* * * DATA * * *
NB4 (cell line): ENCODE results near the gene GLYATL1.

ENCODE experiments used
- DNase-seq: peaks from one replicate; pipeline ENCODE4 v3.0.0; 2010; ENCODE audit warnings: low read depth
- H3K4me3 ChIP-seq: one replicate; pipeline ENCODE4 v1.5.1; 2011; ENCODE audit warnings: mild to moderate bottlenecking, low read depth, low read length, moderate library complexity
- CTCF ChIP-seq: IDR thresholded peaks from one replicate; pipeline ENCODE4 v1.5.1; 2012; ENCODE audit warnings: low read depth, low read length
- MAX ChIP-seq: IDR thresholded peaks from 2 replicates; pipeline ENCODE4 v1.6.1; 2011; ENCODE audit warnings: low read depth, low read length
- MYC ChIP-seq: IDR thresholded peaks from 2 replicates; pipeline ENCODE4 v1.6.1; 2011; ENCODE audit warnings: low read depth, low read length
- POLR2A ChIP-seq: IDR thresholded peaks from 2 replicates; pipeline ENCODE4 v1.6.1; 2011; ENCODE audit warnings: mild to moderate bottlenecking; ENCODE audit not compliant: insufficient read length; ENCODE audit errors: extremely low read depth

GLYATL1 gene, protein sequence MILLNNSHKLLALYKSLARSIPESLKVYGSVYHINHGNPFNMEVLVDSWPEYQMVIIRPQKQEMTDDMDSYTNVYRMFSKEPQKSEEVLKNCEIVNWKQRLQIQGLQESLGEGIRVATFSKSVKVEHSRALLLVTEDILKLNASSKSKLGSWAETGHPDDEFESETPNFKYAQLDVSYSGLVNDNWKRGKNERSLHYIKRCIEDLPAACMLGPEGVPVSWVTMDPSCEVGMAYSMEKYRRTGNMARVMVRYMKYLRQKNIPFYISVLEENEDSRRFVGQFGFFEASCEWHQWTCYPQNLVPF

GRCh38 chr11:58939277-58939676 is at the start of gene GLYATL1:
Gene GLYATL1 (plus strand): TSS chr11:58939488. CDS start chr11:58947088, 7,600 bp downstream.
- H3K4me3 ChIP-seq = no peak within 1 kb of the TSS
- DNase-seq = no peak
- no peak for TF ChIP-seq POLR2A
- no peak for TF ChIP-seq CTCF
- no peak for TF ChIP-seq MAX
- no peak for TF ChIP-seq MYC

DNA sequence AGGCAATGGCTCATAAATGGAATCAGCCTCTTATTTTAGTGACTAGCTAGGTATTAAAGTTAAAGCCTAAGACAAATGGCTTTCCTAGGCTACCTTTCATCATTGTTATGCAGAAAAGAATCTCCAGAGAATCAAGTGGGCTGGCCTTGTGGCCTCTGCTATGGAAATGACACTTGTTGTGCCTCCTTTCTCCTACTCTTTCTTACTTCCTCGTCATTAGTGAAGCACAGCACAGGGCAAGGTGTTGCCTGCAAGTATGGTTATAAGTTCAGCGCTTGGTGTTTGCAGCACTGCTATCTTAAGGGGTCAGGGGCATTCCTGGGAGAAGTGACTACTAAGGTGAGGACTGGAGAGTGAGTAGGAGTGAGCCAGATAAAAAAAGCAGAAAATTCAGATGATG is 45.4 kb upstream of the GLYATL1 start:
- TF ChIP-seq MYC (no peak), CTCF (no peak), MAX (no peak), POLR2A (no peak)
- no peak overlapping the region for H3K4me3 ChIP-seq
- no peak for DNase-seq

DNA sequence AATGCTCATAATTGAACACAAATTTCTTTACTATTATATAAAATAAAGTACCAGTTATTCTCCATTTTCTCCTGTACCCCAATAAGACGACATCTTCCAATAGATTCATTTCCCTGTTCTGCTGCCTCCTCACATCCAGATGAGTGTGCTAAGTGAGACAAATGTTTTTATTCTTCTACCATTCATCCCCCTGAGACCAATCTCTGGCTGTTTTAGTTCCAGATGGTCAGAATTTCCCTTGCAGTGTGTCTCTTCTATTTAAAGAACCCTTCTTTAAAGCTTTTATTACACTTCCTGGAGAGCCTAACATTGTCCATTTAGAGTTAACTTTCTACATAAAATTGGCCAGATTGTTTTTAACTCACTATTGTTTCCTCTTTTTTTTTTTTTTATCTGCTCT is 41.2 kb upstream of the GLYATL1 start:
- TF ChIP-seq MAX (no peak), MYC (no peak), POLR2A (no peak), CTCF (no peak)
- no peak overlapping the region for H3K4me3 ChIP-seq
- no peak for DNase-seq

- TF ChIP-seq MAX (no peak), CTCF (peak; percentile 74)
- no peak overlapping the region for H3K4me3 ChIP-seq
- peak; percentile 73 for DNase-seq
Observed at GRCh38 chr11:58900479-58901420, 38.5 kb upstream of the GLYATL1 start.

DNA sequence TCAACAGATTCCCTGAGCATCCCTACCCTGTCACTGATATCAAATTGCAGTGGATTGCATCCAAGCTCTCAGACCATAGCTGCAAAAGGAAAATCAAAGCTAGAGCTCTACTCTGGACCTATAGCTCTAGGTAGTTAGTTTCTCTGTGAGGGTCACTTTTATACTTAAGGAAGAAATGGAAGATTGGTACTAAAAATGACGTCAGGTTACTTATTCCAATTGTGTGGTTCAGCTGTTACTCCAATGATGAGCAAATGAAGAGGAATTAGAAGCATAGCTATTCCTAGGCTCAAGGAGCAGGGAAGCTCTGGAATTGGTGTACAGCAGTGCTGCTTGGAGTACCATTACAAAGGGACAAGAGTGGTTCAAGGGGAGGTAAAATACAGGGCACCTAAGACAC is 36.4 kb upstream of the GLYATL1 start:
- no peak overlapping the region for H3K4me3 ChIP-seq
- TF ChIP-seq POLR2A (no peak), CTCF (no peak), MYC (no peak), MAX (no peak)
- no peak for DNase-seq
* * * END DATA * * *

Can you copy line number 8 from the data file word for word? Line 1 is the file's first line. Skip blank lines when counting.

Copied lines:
- POLR2A ChIP-seq: IDR thresholded peaks from 2 replicates; pipeline ENCODE4 v1.6.1; 2011; ENCODE audit warnings: mild to moderate bottlenecking; ENCODE audit not compliant: insufficient read length; ENCODE audit errors: extremely low read depth